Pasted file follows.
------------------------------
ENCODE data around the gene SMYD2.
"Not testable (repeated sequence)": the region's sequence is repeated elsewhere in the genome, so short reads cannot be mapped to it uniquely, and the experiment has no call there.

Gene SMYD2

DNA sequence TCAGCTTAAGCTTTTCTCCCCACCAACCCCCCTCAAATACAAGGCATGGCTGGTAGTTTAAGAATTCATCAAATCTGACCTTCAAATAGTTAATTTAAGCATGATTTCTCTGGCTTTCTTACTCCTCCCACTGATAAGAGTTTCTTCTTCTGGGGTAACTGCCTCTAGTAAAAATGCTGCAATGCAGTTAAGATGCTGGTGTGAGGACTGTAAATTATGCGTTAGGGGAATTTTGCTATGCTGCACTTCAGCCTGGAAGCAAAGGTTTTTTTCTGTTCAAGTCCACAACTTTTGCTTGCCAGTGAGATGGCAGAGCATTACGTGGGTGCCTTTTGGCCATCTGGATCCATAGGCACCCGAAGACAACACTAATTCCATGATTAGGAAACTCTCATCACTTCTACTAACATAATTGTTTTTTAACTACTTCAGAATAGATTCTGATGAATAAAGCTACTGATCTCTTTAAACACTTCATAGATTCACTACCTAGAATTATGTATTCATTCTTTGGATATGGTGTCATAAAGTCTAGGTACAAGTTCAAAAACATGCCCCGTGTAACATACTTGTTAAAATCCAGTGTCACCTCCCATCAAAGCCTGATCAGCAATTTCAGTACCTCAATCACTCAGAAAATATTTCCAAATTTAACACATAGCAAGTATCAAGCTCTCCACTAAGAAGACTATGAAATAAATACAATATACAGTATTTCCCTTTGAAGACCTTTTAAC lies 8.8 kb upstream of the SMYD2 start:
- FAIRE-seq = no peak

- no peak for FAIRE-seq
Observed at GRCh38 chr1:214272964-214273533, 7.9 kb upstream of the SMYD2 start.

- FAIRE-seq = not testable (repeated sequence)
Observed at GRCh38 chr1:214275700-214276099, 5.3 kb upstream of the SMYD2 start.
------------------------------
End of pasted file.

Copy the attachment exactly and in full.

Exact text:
ENCODE data around the gene SMYD2.
"Not testable (repeated sequence)": the region's sequence is repeated elsewhere in the genome, so short reads cannot be mapped to it uniquely, and the experiment has no call there.

Gene SMYD2

DNA sequence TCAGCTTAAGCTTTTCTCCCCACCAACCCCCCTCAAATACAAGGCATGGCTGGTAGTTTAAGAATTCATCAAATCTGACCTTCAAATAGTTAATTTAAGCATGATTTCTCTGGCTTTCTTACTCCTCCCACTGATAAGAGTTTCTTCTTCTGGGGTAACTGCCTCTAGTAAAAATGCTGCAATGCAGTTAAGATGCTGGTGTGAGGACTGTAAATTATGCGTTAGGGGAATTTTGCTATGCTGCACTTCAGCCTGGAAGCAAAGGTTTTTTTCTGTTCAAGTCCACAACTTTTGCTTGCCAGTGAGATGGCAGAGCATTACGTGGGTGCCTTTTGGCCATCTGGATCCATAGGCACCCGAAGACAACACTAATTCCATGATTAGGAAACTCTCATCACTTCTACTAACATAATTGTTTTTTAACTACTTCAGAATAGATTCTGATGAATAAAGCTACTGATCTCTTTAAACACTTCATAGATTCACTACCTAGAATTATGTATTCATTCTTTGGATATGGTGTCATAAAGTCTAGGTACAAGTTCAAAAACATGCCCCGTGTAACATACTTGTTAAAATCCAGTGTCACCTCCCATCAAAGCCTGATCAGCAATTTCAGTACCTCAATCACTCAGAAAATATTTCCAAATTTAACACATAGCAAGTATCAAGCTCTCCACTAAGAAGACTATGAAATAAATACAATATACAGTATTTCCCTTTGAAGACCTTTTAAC lies 8.8 kb upstream of the SMYD2 start:
- FAIRE-seq = no peak

- no peak for FAIRE-seq
Observed at GRCh38 chr1:214272964-214273533, 7.9 kb upstream of the SMYD2 start.

- FAIRE-seq = not testable (repeated sequence)
Observed at GRCh38 chr1:214275700-214276099, 5.3 kb upstream of the SMYD2 start.